Nobel Prize Winning Physicist Explains How Intellectual Property Damages Innovation
from the and-another-one dept
Over the last year or so, there have been a bunch of excellent books that have come out highlighting many of the issues we talk about here on a regular basis. The latest may be The Crime of Reason and the Closing of the Scientific Mind, written by Nobel Prize winning physicist, Robert B. Laughlin. I became aware of the book thanks to the fact that he’ll be speaking at the Cato Institute this week about the book, for those of you in the Washington, DC area.
It’s funny, because when we point to all the economic research on intellectual property and innovation, we’ve been told that economists know nothing. In fact, one critic of our site has claimed that even Nobel Prize winning economists aren’t worth paying attention to — and the only Nobel Prize winners who matter are those in the hard sciences. So, I’m sure those critics will be interested in the conclusions of Laughlin, who notes that the strengthening of intellectual property laws has harmed the ability to share knowledge and to innovate. He’s quite worried about how it’s impacting research and development.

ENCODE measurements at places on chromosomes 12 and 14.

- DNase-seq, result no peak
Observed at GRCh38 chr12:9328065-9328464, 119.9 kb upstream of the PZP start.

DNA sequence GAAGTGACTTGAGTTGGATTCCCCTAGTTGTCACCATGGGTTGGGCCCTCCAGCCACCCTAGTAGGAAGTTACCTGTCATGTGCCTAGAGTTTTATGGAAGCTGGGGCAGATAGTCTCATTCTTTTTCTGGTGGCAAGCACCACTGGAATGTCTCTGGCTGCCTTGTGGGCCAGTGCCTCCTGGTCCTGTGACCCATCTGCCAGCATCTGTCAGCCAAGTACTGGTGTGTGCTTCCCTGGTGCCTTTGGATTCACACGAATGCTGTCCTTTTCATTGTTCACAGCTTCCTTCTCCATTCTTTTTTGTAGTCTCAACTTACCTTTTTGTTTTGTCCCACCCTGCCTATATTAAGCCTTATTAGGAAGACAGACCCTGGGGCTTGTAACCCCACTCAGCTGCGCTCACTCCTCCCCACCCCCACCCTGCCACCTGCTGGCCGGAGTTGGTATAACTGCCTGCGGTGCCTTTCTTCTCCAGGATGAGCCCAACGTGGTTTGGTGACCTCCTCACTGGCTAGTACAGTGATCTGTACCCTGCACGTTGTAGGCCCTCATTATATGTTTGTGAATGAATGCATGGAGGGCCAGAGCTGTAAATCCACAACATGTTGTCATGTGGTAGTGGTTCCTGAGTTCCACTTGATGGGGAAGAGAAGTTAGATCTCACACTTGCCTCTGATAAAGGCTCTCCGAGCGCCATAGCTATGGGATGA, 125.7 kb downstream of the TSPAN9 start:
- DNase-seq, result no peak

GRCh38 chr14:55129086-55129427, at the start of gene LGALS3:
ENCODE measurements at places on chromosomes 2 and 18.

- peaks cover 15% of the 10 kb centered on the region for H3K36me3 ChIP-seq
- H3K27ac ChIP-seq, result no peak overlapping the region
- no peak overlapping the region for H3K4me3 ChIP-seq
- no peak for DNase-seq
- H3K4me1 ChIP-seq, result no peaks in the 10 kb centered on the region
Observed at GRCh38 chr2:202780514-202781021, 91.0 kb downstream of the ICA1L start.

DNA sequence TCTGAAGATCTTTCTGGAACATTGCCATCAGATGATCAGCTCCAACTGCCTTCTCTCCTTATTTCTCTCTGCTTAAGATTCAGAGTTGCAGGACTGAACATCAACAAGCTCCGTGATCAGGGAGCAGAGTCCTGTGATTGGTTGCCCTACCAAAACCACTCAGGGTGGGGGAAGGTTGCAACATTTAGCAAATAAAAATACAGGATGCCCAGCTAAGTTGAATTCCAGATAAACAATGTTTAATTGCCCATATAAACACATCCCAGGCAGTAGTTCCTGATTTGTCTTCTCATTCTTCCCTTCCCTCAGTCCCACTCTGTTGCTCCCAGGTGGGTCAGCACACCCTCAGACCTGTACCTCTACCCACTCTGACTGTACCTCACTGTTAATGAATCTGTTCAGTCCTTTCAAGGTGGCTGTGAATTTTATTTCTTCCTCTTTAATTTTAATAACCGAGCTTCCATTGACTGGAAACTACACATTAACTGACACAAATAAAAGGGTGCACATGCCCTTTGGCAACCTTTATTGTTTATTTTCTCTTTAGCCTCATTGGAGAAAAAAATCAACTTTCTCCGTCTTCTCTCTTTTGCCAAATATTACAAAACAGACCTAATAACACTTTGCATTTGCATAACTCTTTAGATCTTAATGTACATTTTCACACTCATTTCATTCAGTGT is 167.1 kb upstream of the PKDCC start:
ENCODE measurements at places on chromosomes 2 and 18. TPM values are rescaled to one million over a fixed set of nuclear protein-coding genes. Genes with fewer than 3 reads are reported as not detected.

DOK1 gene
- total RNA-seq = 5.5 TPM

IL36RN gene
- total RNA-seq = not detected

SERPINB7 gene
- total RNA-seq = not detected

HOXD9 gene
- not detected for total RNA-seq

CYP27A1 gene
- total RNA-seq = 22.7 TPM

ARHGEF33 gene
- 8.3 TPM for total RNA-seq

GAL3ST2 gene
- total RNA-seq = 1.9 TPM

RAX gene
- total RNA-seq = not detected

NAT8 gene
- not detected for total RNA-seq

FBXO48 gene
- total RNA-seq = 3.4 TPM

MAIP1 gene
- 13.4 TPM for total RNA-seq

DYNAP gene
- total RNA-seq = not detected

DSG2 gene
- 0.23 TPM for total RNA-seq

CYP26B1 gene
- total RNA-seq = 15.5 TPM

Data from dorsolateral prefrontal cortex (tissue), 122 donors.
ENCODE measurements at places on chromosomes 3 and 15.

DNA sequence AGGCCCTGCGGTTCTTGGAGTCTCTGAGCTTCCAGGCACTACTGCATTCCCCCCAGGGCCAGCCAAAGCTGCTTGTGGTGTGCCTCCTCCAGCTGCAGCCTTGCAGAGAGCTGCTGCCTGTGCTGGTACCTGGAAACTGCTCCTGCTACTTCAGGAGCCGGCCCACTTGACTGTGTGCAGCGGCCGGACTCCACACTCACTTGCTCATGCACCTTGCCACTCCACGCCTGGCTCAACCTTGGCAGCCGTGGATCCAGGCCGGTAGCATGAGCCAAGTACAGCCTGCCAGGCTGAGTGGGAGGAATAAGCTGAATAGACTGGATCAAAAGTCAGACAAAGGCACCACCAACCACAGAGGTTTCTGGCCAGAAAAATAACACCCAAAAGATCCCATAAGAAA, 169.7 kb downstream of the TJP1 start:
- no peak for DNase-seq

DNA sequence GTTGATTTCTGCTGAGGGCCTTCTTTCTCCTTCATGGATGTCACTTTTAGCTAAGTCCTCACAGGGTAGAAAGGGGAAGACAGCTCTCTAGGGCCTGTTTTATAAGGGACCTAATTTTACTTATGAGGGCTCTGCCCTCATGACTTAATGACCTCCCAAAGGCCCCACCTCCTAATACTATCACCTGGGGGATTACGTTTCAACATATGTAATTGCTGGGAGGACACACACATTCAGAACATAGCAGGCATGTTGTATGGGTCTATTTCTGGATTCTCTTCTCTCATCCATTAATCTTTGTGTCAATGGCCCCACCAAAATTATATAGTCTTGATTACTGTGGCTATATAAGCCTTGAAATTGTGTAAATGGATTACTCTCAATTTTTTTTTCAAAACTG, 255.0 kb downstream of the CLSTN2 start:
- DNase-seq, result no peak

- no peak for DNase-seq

Newly aggressive patent practices are increasingly violating a principle that has been with us since Roman times and is built into our societies at many levels, including our religions: the laws of man flow from the laws of nature and are subservient to them. Patenting nature is transparently immoral. So is patenting reason, since reason and nature are one and the same. Thus, the current problem with patent law is more serious than the bellyaching of a few jaded engineers. It’s a crisis of legitimacy.
So, now we can add a Nobel Prize winning physicist to the list of critics of the patent system, along with a few Nobel Prize winning economists.